(about 120 to 180 days) and a realistic lead generation budget to pursue a professional and sustainable franchising recruiting effort. Your brand will NOT “sell itself.”

The Reality is that consistency in lead flow is also essential. I have seen many start-ups and emerging brands take a hiccup approach to franchise lead generation. This approach is terrible not only because you have empty spots in your pipeline but also because an ebb and flow in the advertising plan sometimes may cause the “brand” to disappear for a while and send the franchise buyers a less than confidence inspired massage. For a start-up or emerging brand, this is the equivalent of a jet airliner “pumping the brakes” to save fuel while attempting to “take off.” It usually leaves a mess at the end of the runway.

Royalties will make you the King or Queen
For me, the most important thing for a start-up or emerging brand to remember is the “value” of your franchisee over the lifetime of the franchise agreement. The Reality is; if you calculate the royalty return over that period, you will see the real reward of consistent lead generation and awarding a franchise. Calculate your Royalties on your AUV’s by the number of years you expect your franchisee to be in business, and it’s obvious. Do the math. Keep that in mind, and you won’t think the “Cost Per Acquisition” is too high unless you are attempting to “fund” your new franchise company from the upfront franchise fee collected. Funding your growth solely with the Initial Franchise Fees is never a good idea.

You should be in the franchising business for the royalties and the eventual exit, not the franchise fee. News Flash, focusing on the collection of Franchise Fees doesn’t work and often puts not only the franchisor in jeopardy of failure but also the franchisee. When you focus on the franchisee’s success, you will build a better organization, better equipped to support your franchisee. Successful franchisees paying long term, residual income from ROYALTIES is the way to BUILD YOUR BUSINESS.

A bigger “kiss” at the end
The Reality is; the sale of franchise companies (especially to Private Equity firms) have proven time and time again, that multiples paid on Royalty driven EBITDA at exit are more significant than the multiple typically offered on EBITDA derived from company operations. That’s because it’s scalable at a faster pace and with a lower cost.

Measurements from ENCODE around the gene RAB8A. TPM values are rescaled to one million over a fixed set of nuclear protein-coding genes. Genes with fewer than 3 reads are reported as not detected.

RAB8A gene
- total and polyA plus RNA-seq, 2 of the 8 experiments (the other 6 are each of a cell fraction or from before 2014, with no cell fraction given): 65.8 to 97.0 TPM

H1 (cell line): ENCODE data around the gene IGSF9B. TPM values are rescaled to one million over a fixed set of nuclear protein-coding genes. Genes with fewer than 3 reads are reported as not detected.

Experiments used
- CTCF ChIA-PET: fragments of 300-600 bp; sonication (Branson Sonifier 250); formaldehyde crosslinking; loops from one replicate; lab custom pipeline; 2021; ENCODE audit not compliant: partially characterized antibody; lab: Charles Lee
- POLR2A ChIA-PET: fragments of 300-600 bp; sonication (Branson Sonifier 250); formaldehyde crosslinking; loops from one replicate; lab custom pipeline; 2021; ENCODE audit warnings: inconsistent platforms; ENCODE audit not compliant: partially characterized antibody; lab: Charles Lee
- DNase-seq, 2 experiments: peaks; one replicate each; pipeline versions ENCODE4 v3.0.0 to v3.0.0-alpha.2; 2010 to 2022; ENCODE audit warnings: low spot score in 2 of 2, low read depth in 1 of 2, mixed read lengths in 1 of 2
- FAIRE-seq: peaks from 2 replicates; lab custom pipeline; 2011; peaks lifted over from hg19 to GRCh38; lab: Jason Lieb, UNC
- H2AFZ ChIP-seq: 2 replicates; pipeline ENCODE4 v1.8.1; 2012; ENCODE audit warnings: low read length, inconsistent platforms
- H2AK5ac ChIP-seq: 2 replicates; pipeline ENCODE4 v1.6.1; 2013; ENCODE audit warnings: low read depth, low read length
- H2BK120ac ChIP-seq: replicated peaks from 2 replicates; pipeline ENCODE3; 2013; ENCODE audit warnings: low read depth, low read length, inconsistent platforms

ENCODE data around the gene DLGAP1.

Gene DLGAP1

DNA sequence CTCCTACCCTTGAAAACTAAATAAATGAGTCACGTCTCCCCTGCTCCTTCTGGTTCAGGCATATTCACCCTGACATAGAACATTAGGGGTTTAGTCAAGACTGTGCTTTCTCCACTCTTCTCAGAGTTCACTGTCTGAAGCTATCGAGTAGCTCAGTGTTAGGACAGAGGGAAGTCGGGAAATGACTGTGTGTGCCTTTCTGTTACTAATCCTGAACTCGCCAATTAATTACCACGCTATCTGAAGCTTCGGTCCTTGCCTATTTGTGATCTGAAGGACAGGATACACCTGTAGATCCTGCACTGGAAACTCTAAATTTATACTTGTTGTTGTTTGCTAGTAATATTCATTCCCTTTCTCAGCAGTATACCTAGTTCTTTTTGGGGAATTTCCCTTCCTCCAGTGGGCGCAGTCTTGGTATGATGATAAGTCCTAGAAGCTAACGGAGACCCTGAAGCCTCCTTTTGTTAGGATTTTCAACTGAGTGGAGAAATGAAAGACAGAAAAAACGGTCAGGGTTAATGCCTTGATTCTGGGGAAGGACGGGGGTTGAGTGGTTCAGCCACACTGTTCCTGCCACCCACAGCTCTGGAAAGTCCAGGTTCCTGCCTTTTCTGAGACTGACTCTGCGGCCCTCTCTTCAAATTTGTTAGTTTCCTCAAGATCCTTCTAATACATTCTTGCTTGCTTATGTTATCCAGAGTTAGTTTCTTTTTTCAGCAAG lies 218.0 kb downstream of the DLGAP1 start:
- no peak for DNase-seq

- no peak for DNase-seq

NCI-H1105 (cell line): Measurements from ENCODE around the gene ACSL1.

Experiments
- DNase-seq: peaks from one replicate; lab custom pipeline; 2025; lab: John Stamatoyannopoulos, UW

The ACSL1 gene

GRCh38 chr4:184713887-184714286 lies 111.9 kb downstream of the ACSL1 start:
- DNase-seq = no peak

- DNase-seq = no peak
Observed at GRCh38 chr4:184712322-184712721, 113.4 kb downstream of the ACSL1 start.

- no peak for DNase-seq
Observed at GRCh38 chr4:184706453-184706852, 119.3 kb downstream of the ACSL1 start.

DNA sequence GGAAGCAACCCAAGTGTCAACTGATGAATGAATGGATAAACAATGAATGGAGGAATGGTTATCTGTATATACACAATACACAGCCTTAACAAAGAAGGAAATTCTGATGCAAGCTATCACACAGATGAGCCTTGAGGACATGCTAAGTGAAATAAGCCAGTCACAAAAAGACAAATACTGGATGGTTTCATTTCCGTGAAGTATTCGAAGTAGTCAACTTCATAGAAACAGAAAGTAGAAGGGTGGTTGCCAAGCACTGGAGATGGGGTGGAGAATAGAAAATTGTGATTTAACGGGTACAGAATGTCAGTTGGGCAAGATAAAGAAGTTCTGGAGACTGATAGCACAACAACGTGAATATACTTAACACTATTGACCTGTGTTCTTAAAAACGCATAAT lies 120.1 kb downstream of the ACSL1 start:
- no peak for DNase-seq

Building a franchise business as a Franchisor requires a great concept, a comprehensive system, manuals and training, proven results, capital, planning and patience. If you remove any one of these components the journey may be an endless winding road with no clear direction.Talk to us to get started.

For more information, visit our YouTube channel and watch the videos titled:
“Using Digital to Sell More Franchises.”
“Private Equity and Franchising.”
https://www.youtube.com/channel/UCy6HZTtVYfsO9o8fBFMnZww

Contact us at [email protected]
Explore our entire website: www.franchisegrowthsolutions.com

Leads – A Never Ending Challenge For All Companies

Photo by Berkeley Communications on Unsplash

He explained that through his experience and the help of a little sonar gadget on his boat, that he knew there was a shoal of fish below. We all slung our rods over the side and dropped our lines.

Fishing for Leads – The 5 Steps
By: Peter Lawless

The first thing that I noticed when I got onto the small boat at the harbour in Enniscrone, Co. Sligo, was the cleanliness and order of the boat. The skipper in charge had all of the rods, upright, with their lines neatly tucked away, in holders. The holders were made out of piping, about 30cm long, which had been welded to the side of the boat.

A simple, inexpensive aid had made me sit up and pay attention. This skipper thought about his customers, and this device left a strong impression. We then got a very short lecture on safety, checked we had our life jackets on, and off we went. About 12 of us!

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Finding your target market
About 12 minutes later, the skipper stopped the boat, and told us we should find some mackerel here. He explained that the lures on the hooks looked just like what mackerel wanted to eat. It certainly was not something I would have fancied!

He explained that through his experience and the help of a little sonar gadget on his boat, that he knew there was a shoal of fish below. We all slung our rods over the side and dropped our lines.